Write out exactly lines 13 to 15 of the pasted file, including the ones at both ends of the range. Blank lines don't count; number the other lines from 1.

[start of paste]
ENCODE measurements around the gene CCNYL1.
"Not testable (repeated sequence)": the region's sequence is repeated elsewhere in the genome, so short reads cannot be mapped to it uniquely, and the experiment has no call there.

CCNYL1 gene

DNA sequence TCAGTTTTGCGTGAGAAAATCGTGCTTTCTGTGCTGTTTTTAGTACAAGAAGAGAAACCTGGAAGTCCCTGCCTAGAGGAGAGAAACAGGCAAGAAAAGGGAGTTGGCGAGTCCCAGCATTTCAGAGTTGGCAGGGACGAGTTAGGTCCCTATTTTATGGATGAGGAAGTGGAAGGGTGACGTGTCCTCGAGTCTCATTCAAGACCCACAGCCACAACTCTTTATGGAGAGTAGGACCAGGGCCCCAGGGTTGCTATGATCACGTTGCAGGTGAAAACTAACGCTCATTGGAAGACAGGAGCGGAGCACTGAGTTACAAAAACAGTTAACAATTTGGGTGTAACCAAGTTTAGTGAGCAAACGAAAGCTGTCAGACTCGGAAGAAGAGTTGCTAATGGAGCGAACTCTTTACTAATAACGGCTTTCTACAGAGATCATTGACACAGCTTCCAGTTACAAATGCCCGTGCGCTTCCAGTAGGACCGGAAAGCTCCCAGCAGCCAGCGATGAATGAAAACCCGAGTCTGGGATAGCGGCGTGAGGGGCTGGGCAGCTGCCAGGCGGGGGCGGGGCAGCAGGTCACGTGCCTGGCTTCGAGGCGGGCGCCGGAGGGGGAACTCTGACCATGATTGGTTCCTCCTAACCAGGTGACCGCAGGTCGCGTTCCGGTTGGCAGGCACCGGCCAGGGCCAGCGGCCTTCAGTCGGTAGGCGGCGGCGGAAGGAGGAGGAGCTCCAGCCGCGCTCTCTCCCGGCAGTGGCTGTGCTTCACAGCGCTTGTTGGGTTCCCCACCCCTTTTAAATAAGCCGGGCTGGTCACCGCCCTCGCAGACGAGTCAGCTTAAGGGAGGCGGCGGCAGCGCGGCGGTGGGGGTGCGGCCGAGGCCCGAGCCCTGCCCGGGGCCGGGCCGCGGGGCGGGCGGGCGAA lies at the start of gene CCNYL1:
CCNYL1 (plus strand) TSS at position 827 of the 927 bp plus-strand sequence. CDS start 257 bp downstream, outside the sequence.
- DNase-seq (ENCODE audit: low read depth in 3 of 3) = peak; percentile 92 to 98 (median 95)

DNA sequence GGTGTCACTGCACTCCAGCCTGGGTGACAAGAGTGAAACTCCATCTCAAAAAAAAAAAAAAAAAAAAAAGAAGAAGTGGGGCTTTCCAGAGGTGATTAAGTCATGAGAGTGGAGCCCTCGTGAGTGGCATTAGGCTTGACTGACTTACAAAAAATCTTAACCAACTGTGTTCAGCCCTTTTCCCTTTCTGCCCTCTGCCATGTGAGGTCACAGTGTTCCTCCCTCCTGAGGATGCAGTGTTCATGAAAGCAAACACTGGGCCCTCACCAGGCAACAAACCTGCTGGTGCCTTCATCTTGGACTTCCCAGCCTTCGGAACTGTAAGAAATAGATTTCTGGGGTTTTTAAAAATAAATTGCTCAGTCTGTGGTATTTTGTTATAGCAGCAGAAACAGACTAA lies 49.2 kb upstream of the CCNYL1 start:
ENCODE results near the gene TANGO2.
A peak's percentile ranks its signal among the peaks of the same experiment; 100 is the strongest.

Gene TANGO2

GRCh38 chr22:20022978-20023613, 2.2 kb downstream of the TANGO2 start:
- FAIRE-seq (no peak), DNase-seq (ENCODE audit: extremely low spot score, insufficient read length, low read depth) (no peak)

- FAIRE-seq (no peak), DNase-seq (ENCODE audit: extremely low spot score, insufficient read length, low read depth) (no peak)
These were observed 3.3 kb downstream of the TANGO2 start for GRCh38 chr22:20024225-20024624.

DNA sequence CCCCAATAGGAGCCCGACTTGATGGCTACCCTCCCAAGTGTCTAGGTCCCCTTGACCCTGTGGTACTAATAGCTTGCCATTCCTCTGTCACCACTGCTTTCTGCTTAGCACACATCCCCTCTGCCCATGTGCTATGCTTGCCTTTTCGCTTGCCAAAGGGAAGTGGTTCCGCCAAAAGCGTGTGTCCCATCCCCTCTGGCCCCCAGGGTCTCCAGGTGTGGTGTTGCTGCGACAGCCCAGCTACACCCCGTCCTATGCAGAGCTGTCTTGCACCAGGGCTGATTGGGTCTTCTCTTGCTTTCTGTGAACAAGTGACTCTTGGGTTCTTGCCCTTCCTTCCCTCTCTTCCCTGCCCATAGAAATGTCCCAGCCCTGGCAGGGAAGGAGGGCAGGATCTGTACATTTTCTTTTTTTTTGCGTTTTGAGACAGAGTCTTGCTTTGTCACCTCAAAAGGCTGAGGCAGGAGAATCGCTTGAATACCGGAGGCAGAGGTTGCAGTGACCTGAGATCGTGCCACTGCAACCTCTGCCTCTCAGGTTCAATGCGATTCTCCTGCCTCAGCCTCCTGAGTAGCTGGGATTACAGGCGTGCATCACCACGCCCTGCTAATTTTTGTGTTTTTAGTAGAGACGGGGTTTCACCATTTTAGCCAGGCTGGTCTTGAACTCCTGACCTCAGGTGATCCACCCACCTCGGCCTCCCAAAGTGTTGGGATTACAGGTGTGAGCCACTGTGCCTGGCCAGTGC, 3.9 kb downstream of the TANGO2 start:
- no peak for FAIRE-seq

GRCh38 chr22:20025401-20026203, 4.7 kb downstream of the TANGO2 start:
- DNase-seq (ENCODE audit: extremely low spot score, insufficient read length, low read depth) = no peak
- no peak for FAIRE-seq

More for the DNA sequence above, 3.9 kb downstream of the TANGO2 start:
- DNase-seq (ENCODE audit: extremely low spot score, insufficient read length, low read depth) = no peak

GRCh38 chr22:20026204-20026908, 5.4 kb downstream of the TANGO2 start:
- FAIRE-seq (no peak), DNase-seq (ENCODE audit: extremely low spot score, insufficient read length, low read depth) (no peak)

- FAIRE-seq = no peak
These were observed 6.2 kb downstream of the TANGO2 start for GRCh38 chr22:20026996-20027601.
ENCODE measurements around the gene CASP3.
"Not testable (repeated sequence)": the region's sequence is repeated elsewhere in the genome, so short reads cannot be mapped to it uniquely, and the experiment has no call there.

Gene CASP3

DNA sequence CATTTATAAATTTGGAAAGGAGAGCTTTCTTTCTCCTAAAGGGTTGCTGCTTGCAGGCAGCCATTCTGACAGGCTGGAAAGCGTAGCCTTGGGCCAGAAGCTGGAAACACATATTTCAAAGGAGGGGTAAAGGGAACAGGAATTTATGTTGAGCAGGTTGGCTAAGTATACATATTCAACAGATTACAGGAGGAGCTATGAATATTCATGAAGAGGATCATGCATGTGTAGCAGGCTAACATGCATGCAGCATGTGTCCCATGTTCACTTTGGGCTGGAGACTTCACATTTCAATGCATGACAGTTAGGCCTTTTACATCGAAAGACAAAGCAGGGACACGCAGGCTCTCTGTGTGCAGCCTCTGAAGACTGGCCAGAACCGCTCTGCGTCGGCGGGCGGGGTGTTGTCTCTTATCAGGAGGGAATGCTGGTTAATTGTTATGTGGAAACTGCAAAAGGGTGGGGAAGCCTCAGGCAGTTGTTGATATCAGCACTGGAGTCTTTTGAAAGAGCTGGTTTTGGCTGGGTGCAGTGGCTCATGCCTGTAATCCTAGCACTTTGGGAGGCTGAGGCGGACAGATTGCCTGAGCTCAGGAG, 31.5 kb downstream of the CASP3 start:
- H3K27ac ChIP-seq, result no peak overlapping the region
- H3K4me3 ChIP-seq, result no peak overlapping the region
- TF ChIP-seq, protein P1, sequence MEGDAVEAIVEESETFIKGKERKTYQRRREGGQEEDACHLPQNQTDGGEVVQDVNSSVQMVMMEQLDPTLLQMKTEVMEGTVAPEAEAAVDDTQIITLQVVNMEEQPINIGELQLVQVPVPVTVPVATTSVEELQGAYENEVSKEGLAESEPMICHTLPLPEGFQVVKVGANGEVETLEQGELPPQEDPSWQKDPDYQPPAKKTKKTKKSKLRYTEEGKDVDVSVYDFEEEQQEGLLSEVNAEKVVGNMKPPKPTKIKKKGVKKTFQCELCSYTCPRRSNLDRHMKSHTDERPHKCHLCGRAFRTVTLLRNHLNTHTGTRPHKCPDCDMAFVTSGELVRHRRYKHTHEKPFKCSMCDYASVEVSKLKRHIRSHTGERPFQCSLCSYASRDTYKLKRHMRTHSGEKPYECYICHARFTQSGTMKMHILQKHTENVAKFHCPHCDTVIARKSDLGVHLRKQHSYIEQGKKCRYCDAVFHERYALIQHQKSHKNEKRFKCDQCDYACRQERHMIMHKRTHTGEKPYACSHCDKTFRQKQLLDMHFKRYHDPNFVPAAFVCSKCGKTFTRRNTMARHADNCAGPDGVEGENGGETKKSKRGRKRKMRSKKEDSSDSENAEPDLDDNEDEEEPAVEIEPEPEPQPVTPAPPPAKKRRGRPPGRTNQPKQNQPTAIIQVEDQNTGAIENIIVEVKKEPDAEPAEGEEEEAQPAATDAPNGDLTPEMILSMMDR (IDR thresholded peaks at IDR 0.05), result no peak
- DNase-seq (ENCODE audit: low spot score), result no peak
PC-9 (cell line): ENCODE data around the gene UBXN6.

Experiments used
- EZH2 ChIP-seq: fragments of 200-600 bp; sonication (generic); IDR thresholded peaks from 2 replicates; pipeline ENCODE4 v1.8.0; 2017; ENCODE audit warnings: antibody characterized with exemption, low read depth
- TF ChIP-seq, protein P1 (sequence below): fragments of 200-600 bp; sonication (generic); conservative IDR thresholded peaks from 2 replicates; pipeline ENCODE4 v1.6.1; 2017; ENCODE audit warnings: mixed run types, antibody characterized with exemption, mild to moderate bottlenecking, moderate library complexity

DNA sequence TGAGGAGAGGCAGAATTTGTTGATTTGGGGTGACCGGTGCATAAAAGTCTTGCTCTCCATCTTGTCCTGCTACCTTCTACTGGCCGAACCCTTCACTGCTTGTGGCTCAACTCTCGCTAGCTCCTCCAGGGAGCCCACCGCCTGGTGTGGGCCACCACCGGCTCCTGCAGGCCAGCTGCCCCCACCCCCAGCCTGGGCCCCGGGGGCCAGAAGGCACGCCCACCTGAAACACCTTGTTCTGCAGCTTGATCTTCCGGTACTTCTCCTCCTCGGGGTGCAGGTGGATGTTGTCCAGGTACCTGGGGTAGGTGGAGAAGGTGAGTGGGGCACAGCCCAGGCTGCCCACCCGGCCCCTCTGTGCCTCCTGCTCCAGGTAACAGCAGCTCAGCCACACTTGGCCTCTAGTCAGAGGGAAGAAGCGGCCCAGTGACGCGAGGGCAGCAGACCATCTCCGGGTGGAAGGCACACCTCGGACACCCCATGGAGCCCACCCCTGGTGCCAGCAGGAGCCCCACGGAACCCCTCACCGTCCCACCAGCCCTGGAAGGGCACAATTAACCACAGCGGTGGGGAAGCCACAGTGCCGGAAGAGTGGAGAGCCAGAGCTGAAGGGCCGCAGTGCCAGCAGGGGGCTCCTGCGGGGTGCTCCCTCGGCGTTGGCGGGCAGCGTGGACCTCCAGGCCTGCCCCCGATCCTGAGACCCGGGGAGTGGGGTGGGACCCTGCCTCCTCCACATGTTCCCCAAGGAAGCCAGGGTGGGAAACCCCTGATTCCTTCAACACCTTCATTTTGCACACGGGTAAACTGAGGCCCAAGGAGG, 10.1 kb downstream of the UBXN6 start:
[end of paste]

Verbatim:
- FAIRE-seq (no peak), DNase-seq (ENCODE audit: extremely low spot score, insufficient read length, low read depth) (no peak)
These were observed 3.3 kb downstream of the TANGO2 start for GRCh38 chr22:20024225-20024624.

DNA sequence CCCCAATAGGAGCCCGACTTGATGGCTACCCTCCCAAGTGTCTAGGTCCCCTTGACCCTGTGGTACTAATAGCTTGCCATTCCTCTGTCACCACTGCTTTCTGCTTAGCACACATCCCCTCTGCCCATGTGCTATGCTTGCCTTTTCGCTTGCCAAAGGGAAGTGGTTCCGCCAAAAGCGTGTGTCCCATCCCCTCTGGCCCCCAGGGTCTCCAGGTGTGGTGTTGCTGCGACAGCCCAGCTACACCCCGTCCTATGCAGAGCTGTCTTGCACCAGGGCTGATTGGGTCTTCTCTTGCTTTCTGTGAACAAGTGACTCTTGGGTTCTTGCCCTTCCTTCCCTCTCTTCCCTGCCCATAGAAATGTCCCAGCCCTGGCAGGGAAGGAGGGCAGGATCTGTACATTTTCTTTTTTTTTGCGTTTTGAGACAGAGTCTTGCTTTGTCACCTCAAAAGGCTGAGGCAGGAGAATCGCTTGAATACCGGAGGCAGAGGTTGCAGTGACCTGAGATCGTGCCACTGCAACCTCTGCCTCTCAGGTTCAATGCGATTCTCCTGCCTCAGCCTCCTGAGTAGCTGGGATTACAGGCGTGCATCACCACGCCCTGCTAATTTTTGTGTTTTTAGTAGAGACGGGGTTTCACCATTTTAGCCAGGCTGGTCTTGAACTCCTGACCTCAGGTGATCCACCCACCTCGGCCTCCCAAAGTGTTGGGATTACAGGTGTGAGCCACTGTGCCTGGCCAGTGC, 3.9 kb downstream of the TANGO2 start: